• Open windows to let fresh air in everyday when you can. There is nothing more cleansing than fresh country air and sunshine.
  • On that note, conserve energy. Put your thermostat in the mid-60s for heat or 72 degrees for cool. Take advantage of the spring and fall months when you can generally turn the HVAC altogether and circulate fresh air in the house.
  • With gas prices dropping, fill your farm tank if you can.
  • Turn off lights when not using them. 
  • Be a good neighbor:  if you have some extra produce leave it on your neighbor’s back porch when they’re not looking or set up a “help yourself” stand at the end of your driveway for people going by. Share what you can. Look in on elderly people, if even from a distance or by phone: offer to do what you can or go to the store for them.

buy local food during pandemic

I suppose the pleasure of country life lies really in the eternally renewed evidences of the determination to live. —Vita Sackville-West, Country Notes

Country Self-Care While Socially-Isolating:

    • Plant lots of flowers in a garden or pots. We will need a lot of beauty in the months ahead. No matter what happens in our world, nature keeps on going and there is daily inspiration in that.
    • Turn off your TV more often and disconnect with electronic devices. This will not only conserve electrical energy but will keep you from feeling bombarded by the news and help conserve your energies, too. Stay informed but not to the point of obsession.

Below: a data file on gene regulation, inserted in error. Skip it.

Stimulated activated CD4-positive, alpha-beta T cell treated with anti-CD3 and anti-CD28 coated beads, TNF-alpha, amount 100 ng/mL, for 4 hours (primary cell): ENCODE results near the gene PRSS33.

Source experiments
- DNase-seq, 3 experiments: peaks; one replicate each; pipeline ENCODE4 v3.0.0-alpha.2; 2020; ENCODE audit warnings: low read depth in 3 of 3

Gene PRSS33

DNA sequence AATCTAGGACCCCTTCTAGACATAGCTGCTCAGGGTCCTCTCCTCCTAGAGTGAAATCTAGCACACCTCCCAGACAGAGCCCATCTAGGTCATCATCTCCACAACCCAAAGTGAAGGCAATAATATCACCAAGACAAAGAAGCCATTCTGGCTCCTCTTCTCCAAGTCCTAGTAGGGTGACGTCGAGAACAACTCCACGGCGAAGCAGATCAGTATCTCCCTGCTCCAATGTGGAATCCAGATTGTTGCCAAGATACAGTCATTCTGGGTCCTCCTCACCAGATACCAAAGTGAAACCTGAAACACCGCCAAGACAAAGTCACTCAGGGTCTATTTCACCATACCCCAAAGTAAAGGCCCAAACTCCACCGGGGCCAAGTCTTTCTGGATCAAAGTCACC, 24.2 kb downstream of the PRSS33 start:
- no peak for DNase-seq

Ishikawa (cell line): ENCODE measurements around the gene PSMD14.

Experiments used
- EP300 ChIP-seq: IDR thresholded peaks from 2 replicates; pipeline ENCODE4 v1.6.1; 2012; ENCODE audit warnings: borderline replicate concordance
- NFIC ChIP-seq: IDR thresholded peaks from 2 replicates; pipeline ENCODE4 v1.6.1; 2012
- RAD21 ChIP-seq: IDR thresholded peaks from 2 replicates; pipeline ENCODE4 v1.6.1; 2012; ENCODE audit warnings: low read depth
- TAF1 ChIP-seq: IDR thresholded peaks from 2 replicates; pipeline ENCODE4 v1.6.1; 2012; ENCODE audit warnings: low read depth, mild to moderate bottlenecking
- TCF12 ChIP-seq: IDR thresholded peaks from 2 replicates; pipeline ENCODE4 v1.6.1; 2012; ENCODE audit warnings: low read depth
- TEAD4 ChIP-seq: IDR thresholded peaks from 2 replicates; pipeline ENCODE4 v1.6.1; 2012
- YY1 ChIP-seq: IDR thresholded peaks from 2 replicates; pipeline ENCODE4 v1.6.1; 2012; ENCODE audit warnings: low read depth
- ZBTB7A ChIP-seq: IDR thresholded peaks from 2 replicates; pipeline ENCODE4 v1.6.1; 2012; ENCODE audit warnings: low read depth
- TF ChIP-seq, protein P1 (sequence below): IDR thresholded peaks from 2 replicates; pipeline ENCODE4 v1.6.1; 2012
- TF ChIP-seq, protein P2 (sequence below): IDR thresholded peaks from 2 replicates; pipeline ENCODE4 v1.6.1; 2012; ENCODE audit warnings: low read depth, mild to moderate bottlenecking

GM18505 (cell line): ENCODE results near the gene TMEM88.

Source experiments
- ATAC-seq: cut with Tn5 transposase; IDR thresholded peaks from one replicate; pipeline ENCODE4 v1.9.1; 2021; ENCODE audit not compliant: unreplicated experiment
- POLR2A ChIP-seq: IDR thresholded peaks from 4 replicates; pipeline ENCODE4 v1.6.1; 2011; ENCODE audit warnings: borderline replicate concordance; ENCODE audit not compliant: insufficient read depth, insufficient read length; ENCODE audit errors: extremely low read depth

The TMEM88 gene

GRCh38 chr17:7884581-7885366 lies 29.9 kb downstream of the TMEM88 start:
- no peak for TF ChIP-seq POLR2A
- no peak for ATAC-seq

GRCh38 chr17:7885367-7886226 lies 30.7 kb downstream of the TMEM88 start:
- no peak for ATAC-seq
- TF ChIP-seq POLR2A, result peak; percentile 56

• Read a book or listen to music. I am quite partial to the rural prairie novels of Willa Cather and it’s time for another reread of some of my favorite classics. Many libraries now are offering downloadable books for free while cultural institutions are providing free streaming performances, gallery visits, educational content.
    • Read aloud and play board games with your family or children.
    • Take a free class online or learn something new. There are countless online educational options now catering to those of us who are nesting by necessity.
    • Bake and cook nourishing comfort foods. Put extra in your freezer or give some to a neighbor.
    • Go outside and enjoy your beautiful surroundings. Even if it’s just to walk to the mailbox once a day you are doing yourself a favor. 
    • Walk around your country property—you are blessed to have it. Here in the Kentucky spring weather we have the best walking time of the year before the summer heat.